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player's options: more is more

Willy Elektrix

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I was talking to someone about their homebrew fantasy game, and he proudly proclaimed that it had 50 races and 100 classes. Something about that excess struck a chord with me and got me thinking.

What games are out there with a truly absurd number of player options (classes, races, feats, abilities, etc.). I'd prefer to learn about games with lots of options in the core book or books. Because, obviously, games that have been around for a while often have a glut of options (i.e. Rifts, Pathfinder, AD&D2e).

I'm not sure I want to play these games, but I've created games in this style, and I wonder what else is out there.
 

Nate_MI

Hail Tzeentch!
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There's a term for certain homebrew games called "heartbreakers." Take a look for some, especially developed around the AD&D era, and you will find games with hundreds of races and classes and everything else. Warning: Heartbreakers may also contain large amounts of racism, sexism, etc.
 

Endless Rain

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What games are out there with a truly absurd number of player options (classes, races, feats, abilities, etc.). I'd prefer to learn about games with lots of options in the core book or books. Because, obviously, games that have been around for a while often have a glut of options (i.e. Rifts, Pathfinder, AD&D2e).
I'm interested in the same thing, but I don't care about whether the options are in the core rulebook(s) or not.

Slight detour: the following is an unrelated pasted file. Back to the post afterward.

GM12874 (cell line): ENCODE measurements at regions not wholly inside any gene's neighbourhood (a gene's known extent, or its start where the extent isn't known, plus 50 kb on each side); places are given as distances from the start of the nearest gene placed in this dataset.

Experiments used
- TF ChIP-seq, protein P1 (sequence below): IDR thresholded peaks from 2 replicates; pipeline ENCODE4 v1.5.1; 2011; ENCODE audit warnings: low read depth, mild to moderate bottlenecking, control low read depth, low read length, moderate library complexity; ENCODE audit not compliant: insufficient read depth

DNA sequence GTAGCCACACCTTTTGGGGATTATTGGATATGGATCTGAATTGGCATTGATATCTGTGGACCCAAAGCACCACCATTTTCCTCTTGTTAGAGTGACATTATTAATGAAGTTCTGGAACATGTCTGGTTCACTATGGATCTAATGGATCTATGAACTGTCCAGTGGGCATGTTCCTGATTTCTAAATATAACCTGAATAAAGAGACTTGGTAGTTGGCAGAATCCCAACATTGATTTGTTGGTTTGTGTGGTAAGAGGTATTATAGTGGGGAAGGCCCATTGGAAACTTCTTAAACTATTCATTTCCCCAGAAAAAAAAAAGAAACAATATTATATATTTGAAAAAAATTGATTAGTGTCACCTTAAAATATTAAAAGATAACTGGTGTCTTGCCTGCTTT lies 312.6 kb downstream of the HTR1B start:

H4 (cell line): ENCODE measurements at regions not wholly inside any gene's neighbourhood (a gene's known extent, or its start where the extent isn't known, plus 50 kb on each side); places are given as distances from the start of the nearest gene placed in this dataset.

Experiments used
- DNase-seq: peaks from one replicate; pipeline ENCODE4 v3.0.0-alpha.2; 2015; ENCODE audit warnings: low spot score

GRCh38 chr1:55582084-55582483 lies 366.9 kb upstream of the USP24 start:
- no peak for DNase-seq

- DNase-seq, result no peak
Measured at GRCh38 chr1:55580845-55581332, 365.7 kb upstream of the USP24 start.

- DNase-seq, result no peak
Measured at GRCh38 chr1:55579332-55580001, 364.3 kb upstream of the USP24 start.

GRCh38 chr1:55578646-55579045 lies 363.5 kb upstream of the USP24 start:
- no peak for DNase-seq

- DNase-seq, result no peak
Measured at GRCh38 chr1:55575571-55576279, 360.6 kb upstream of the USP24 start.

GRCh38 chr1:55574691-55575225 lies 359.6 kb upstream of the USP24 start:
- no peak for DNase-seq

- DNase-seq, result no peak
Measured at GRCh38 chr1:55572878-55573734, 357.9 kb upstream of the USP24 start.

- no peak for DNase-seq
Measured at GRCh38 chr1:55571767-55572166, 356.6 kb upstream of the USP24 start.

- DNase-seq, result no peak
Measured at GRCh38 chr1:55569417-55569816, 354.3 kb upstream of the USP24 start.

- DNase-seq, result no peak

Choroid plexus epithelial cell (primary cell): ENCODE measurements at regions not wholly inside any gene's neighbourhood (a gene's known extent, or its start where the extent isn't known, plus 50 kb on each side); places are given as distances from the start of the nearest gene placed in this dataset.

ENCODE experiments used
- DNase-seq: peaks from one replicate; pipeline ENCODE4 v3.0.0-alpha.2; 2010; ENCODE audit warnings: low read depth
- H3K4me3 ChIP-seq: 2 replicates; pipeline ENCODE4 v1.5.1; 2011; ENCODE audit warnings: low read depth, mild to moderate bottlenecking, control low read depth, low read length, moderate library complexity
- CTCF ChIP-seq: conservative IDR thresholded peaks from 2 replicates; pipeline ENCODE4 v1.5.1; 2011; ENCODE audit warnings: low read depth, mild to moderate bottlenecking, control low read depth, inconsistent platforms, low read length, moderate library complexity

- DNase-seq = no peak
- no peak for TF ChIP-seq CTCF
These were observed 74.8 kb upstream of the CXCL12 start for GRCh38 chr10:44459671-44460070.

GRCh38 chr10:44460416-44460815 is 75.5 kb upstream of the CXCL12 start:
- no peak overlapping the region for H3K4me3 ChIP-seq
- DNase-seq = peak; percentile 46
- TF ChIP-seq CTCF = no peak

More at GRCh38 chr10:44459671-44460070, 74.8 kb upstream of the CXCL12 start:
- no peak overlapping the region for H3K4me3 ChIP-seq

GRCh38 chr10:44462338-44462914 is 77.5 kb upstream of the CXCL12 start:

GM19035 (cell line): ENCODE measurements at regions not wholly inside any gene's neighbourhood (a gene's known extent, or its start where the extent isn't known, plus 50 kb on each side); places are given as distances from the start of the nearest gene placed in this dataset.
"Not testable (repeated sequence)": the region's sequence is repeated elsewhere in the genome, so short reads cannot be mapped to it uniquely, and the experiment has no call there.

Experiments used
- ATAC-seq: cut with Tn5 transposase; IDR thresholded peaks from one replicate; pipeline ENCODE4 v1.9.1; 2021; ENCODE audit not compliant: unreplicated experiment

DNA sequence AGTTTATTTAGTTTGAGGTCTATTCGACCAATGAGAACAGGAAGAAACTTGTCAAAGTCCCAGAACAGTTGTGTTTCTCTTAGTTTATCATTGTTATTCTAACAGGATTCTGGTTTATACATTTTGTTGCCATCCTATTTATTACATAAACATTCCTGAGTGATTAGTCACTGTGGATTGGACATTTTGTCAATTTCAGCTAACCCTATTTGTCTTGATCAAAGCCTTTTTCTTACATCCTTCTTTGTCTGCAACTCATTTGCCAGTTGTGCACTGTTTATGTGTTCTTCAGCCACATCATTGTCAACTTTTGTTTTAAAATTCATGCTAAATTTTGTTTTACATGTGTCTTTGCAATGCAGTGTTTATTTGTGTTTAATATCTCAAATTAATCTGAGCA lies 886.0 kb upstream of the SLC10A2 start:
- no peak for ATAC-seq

Skaorn

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Star Wars might not have classes depending on the system but it definitely had a huge number of PC species.
 

baakyocalder

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HackMaster's AD&D 2e version had about 400 skills. While the classes were limited to mostly those in the main AD&D 2e book and the assassin (brought back from 1e) and the races were limited to some homebrew races from the KODT comic and the AD&D races, the class books added many classes. There were over 100 classes if you counted the various magic-user specialist classes because the Spellslinger's Guide had single-specialist (like AD&D illusionist), double-specialist and sole practitioner (like an evocation caster focused on ice spells, the icer). Specialty clerics in the Zealot's Guide also added many classes.

I believe, though I only owned the book briefly, that Battlelords of the 23rd century had many races for its science fiction universe.
 

Victim

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Anima Beyond Fantasy has a lot of classes and a bunch of different power/magic systems in its core stuff. I mean, I don't think the class design is super creative - you have combat guys, skill guys, specialists in most of the power systems (ki, spells, psionics, summoning), and then a lot of hybrids between the different areas.
 

Michele

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Well, GURPS has no classes - which makes choices so numerous some players feel daunted. The core book lists hundred of advantages, disadvantages, minor traits (quirks and perks), and limitations and enhancement to said advantages and disadvantages. The basic stuff for having supernatural, super-heroic, magic-using, and psionic characters is all in the core book. Plenty of species, too, and you can always make up your own using the same point-based mechanics, typical of GURPS. And you can have kitchen-sink campaigns with everything in them.

I'll have to admit I'm biased in favor of GURPS, naturally, but I sincerely believe this ruleset by SJG remains the best for this sort of thing.
 
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